Archaeological Intrigue Surrounds Exhumation of Possible English Monarch

Mallory Ortberg · 12/15/12 05:00PM

There is no form of intrigue more delicious than archaeological intrigue, and this story is just riddled with it: royal exhumations, parking lots, anonymous sources, whiffs of conspiracy and official denials. Select your finest knife and heftiest fork; draw a damask napkin over your lap, and prepare to tuck in.

Kings Is Dead, Long Live Kings!

Richard Lawson · 04/07/09 01:47PM

Well, exit the Kings. NBC has moved its lush, sweeping, and increasingly good dramatic experiment from its valuable Sunday night slot to Saturdays, where it will play out its remaining eight episodes, then die. Sad.

Kings: Beautiful and Bold, with a Little Gay Problem

Richard Lawson · 03/16/09 11:58AM

If you felt a rush of orange light, pretty boys and butterflies last night, it wasn't spring knocking at your door. It was NBC's Kings, which despite its turgid premiere is a show worth saving.

The Gay Prince of New York

Richard Lawson · 02/24/09 10:38AM

In Kings, NBC's bizarre-looking show about modern-day royalty in alternate-reality New York, the prince, whose life is saved by a lowly commoner, can't inherit his father's kingdom. Because he's a big old gay person.

Little French Comedy To Be Drained Of All Charm By Will Smith

Seth Abramovitch · 05/20/08 03:20PM

· Will Smith will produce the U.S. version of Bienvenue chez les Ch'tis, a little French comedy sleeper about a post office manager banished to the boonies. "There are only 65 million people who live in France, and $191 million seemed to defy all logic," explained producer Ken Stovitz, his eyes rolling to the back of his head and passing clear out as he did some quick calculations and came up with an opening weekend domestic total of $1.2 billion. [Variety]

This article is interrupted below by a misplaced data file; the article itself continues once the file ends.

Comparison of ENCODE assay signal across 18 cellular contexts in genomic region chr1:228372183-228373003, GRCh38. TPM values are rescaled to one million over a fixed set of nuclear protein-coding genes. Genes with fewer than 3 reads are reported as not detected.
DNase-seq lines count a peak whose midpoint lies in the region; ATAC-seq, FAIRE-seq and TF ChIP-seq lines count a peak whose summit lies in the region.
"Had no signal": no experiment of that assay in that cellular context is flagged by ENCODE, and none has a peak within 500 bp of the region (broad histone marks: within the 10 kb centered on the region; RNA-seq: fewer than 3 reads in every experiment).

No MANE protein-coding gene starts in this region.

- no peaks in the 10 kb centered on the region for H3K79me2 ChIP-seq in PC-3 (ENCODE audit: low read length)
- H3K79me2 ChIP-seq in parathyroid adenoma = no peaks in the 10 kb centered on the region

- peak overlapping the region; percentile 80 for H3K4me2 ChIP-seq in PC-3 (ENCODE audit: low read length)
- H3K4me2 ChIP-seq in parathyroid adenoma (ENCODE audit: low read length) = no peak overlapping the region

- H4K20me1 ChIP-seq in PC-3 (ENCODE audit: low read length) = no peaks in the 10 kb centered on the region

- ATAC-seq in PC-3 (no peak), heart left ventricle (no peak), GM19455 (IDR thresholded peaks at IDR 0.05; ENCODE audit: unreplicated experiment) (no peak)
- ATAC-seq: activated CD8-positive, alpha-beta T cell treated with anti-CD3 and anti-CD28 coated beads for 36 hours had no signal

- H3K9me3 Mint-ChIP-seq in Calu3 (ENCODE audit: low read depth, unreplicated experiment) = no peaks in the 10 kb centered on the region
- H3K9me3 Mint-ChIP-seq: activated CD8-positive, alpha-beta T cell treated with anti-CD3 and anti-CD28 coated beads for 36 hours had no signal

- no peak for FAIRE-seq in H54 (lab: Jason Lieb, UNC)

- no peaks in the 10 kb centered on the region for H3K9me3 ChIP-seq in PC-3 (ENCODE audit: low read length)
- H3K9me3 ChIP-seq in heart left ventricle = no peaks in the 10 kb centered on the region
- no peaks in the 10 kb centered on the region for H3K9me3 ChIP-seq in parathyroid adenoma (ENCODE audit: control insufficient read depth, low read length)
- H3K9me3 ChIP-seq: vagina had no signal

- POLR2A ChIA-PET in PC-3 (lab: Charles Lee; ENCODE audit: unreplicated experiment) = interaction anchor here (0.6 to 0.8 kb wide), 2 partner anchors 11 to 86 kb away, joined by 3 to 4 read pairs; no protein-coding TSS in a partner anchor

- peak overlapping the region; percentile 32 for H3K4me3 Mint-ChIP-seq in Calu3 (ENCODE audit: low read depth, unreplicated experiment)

· John Grisham's novel Playing For Pizza, about a slice of pizza who gets recruited by a high-power law firm only to find itself caught up in a web of corruption and intrigue and eventually eaten by a hungry sanitation worker, has been optioned by Phoenix Pictures. [THR]
· John Woo will tackle 1949—a "a big budget romancer," that is not, to our knowledge, a sequel to the 1979 Steven Spielberg film picking up eight years into the high-flying adventures of Cpt. Wild Bill Kelso and friends. [Variety]